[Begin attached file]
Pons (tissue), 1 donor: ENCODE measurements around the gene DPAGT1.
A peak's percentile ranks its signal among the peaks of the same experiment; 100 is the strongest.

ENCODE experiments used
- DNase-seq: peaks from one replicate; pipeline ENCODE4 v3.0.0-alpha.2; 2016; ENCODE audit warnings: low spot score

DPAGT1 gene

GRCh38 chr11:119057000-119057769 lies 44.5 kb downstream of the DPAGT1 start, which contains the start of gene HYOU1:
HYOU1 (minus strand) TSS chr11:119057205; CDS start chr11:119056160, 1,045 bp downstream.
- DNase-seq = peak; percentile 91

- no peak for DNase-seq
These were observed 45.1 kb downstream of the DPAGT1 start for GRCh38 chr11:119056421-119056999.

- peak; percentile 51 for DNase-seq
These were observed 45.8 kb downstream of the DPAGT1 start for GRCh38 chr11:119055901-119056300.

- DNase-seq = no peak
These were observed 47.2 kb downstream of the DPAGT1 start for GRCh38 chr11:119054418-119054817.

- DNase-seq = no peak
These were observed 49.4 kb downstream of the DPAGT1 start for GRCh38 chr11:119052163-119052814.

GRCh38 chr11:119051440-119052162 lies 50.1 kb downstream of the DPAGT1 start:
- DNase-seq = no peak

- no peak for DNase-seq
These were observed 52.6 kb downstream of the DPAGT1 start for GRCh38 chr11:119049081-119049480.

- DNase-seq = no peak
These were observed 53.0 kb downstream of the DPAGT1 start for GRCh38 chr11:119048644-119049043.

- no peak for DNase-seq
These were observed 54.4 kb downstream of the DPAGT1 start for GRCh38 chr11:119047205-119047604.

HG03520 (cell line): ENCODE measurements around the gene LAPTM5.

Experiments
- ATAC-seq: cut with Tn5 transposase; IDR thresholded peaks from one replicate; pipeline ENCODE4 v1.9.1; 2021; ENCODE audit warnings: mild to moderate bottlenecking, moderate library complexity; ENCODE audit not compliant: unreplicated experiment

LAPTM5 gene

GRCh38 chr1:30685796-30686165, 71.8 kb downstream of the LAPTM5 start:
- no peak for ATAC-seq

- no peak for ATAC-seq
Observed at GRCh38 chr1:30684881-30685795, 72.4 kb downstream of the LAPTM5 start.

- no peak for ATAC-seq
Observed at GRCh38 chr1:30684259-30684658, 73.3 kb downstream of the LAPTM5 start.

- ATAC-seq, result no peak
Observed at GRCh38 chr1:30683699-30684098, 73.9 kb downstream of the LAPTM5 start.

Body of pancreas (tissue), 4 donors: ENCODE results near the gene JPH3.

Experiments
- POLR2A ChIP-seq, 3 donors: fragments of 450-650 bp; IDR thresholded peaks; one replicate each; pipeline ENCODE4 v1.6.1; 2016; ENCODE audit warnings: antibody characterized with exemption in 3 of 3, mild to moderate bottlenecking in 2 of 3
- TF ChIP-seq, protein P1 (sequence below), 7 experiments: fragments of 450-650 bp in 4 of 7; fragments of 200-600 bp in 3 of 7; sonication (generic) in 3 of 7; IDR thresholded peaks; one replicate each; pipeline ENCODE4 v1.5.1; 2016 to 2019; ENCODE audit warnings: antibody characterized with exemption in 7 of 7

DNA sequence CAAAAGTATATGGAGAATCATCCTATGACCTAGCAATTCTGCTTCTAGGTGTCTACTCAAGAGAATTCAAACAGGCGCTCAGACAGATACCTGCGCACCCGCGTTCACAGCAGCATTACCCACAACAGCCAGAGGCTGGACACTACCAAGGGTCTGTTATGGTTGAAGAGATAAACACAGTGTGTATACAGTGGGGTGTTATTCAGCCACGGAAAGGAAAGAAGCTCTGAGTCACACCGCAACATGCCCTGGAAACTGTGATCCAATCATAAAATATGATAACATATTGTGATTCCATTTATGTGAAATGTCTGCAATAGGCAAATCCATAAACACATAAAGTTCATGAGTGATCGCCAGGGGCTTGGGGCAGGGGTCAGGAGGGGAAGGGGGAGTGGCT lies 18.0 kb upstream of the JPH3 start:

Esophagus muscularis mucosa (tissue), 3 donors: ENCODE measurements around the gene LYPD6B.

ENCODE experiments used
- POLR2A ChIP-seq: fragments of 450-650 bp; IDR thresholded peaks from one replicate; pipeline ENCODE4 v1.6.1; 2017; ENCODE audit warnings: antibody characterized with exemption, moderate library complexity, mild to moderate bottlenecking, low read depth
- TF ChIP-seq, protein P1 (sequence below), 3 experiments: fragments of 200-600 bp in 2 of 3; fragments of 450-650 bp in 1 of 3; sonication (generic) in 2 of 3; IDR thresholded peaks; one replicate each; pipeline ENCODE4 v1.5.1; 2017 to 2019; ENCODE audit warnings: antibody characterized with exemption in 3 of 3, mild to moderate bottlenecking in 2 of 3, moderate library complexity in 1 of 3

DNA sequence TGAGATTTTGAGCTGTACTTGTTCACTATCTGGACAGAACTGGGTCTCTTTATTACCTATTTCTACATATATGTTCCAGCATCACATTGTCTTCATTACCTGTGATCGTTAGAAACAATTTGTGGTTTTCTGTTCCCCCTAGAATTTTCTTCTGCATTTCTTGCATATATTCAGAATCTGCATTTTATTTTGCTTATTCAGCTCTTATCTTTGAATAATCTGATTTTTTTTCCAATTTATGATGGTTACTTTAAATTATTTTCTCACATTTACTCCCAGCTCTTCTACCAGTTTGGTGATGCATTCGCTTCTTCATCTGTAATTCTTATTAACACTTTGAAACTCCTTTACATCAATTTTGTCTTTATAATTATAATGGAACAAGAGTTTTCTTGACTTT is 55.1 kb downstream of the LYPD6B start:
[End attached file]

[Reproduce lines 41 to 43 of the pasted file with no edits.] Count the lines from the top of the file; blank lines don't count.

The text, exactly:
DNA sequence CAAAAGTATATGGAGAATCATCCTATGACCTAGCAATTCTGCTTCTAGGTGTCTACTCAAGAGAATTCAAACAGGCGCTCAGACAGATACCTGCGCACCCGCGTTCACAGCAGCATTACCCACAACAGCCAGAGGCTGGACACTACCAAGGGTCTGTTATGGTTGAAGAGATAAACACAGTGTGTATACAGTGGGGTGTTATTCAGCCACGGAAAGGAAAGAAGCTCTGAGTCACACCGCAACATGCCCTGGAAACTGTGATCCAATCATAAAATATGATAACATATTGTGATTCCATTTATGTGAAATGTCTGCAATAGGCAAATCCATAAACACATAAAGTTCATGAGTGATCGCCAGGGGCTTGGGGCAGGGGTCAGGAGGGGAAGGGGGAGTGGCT lies 18.0 kb upstream of the JPH3 start:

Esophagus muscularis mucosa (tissue), 3 donors: ENCODE measurements around the gene LYPD6B.

ENCODE experiments used